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New bill threatens Columbia and NYU’s longstanding property tax exemption

A proposed bill being presented in the New York state Legislature could force both Columbia University and New York University to pay hundreds of millions of dollars in property taxes if a longstanding property tax exemption enjoyed by the two private academic institutions is revoked. The bill would require the two universities to pay their property taxes to the City University of New York, the city’s public university system. The bill sponsor, Queens Assemblymember Zohran K. Mamdani, argues that it is time for these institutions to pay their dues to the working class of New York City.

The bill comes after an investigation revealed that Columbia and NYU avoided a combined $327 million in property taxes this year and that the universities are among the city’s largest private landowners. The proposed legislation also coincides with CUNY facing steep budget cuts, which Mayor Eric Adams’ administration is imposing on various essential city services to address the financial costs of the ongoing migrant crisis.

If successful, the bill will specifically target Columbia and NYU, leaving other local universities with property tax exemptions unscathed. The legislation is being backed by those who want to see more money go into the city’s public university system. James Davis, who heads the Professional Staff Congress (PSC), supports the legislation and sees the potential tax revenue as a way to address years of underfunding and deferred maintenance at CUNY. Other areas where the funds could benefit include more full-time faculty hires, academic advisors, mental health counselors, and other forms of student support.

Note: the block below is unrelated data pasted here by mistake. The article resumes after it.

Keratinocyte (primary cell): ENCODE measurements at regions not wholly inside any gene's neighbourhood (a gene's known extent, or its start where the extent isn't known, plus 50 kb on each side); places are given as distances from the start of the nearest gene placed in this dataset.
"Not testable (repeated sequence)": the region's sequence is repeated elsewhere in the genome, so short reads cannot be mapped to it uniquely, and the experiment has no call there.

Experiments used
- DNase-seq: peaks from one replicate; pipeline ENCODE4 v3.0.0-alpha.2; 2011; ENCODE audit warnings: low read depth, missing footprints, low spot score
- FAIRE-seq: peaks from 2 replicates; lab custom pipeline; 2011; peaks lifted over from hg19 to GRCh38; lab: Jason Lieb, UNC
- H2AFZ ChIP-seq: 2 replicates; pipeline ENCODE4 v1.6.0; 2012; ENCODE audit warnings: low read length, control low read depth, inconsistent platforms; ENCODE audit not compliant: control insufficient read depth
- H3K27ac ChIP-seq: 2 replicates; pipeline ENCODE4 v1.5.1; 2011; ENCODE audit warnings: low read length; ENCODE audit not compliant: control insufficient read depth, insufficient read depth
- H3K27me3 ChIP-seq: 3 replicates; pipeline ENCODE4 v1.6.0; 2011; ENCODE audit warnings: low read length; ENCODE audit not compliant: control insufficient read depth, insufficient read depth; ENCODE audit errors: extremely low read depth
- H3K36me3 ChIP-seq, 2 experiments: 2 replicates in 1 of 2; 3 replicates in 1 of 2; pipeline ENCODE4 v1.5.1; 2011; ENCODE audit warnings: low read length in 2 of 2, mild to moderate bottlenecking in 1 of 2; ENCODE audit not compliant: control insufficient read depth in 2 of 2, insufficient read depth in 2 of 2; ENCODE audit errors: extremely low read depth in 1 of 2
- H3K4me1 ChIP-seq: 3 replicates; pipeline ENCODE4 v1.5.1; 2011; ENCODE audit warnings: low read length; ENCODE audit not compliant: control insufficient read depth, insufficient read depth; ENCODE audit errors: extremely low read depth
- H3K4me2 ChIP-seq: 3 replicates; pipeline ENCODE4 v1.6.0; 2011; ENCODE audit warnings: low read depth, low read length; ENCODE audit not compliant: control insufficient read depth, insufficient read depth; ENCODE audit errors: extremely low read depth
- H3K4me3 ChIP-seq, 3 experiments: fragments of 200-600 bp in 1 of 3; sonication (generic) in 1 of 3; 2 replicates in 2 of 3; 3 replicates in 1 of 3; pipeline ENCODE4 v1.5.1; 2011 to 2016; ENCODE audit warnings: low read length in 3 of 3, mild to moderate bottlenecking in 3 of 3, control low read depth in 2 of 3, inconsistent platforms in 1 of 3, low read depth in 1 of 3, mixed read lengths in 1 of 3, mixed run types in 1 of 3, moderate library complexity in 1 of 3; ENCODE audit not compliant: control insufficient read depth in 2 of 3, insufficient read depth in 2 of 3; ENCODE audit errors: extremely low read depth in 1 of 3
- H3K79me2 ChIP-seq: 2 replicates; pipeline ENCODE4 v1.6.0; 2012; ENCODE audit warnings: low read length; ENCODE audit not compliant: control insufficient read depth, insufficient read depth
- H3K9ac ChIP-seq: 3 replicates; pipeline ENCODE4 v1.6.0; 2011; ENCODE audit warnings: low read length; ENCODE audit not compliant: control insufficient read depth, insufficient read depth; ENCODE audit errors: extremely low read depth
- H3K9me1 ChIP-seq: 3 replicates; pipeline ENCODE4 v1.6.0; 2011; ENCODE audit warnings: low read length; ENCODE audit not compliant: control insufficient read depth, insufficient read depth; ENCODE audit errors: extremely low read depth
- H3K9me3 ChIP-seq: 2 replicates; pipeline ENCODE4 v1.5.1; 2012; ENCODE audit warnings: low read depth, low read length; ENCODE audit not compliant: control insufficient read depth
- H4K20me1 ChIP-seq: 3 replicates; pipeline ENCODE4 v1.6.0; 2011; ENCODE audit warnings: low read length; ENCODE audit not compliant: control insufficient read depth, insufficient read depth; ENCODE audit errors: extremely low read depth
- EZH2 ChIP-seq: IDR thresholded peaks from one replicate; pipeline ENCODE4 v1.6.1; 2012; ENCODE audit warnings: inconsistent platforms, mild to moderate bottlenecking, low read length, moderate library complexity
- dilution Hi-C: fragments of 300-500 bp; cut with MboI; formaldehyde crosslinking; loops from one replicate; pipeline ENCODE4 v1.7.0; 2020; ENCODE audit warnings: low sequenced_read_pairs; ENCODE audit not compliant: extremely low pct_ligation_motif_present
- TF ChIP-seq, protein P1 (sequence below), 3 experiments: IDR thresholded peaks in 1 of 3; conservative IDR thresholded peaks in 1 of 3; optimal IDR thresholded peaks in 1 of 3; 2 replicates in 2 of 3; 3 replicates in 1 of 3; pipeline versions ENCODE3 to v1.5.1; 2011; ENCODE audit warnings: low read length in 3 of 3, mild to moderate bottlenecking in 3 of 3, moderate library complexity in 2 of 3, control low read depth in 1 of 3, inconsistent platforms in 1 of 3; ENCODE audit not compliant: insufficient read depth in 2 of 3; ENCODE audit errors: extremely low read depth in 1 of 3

Mamdani is confident that the bill has the support it needs from fellow state legislators to pass, although he expects that Columbia and NYU could resist the legislation. Both universities did not provide comments in response to requests for their stance on the matter. If the bill is approved, it could have significant financial implications for both Columbia and NYU while providing a much-needed financial boost to CUNY.

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